Bierhorst objectively delineates the legends, but underscoring each is the message that the environment needs protection and care. "How long will the earth endure the presence of humans? Can something be done to lessen the harmful effects? One answer is that human beings can make amends for their offenses. Another is that they may exert themselves to prolong the earth's life. Still another is they may restore the earth to its youthful condition. Each of these approaches is represented in Native American testimony."

Two novels that capture this message in different eras and settings are SO SINGS THE BLUE DEER by Charmayne McGee (Atheneum, 1994, 186 pages, $14.95) and Monte Killingsworth's CIRCLE WITHIN A CIRCLE (Macmillan/Margaret McElderry Books, 1994, 139 pages, $14.95).

McGee writes of the Huichole Indian village of northwestern Mexico where the tribe laments that there are no more deer in the mountains. There had been a long tradition surrounding these animals as the sacrifices to the spirit gods. Without the white-tailed god-deer, the village has lost its delicate environmental balance. The Earth is not producing enough for maintenance and "the Huicholes could no longer perform the ceremonial rituals that perpetuated life and rejuvenated nature." The people believe that if the deer could return, the Earth will be restored.

The Mexican government offers 20 white-tailed deer to the Huicholes, and 13-year-old Moon Feather, grandson of the Great Shaman, is chosen to accompany the elders who will return the deer to the village.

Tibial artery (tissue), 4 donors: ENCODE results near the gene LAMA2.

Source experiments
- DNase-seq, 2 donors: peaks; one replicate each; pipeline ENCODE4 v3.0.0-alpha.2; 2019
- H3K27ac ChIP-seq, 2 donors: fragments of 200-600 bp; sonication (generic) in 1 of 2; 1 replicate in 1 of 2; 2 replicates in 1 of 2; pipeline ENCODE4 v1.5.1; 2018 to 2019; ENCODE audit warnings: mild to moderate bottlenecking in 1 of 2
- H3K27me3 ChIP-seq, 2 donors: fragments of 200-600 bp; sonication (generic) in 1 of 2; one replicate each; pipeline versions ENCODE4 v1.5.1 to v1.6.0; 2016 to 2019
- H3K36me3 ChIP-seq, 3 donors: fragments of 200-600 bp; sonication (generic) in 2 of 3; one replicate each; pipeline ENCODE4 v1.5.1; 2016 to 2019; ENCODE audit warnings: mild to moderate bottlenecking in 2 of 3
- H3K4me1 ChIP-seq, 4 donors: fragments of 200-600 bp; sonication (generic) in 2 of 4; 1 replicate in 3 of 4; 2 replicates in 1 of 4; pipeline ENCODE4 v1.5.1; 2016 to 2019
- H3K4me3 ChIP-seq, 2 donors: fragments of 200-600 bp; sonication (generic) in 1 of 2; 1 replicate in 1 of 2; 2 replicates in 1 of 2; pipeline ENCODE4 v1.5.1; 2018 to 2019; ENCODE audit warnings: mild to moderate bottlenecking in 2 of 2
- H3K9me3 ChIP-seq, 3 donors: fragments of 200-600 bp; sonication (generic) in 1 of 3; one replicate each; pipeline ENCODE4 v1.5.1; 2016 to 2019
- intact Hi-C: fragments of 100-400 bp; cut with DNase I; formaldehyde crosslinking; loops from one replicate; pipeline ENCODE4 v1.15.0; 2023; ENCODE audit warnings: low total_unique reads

This is Moon Feather's exploration beyond his isolated mountain village as he seeks the truth about the Aztecs, his forefathers, and the legacy of the white-tailed deer.

While the characters are fictional, "So Sings the Blue Deer" is based on a true story. In author's notes, McGee says, "The government of the state of Nayarit, Mexico, has now signed an agreement with the Cousteau Society . . . which is called the Master Plan for Tourism and Ecological Development. . . . It will assure that the environmental integrity of the coastal areas and the territory of the Huichole Indians will be safeguarded."

McGee pursued a master's at the Instituto Allende in San Miguel de Allende, Mexico, and established the department of photography at the Instituto Nacional de Bellas Artes in San Miguel. Besides researching the myths of the Indians of Central America, she is a freelance photojournalist.

Killingsworth approaches his novel from a different angle. As a teacher he uses his storytelling ability to make his ideas work for middle-school students.

"Circle Within a Circle" is the story of Chris, who has bolted repeatedly from foster homes. On his most recent escape he meets Chopper, a Chinook Indian en route from an engineering job in New Mexico. Chopper drives a souped-up VW bus and is headed to sacred beach property - part of the Indian territory - that is being cleared for condominiums and a golf resort.

This novel spans only five days, but it is a lifetime for 14-year-old Chris, who finds trust in others and himself. Chopper takes on the name Coyote and succeeds in stopping the construction, but he also finds what is important in life, which is not his work as a scientist in New Mexico.

The title comes from the salmon-eye ring Chopper gives Chris (who is called Quiet Water): "You have learned in school that the life of the salmon is a circle: It goes from its birthplace somewhere in a creek or stream . . . then back again to the exact spot of its birth. . . . It's a wonderful story but it is not correct. The story of the salmon is not a circle; it is two circles. Like the eye, look at your ring: a circle within a circle."

"Circle Within a Circle" should be read at least twice to capture the symbolism of water, stars, social issues and imagery. It is subtle but certainly not lacking in power. This is a wonderful read-aloud book for older listeners, ages 8 through 14.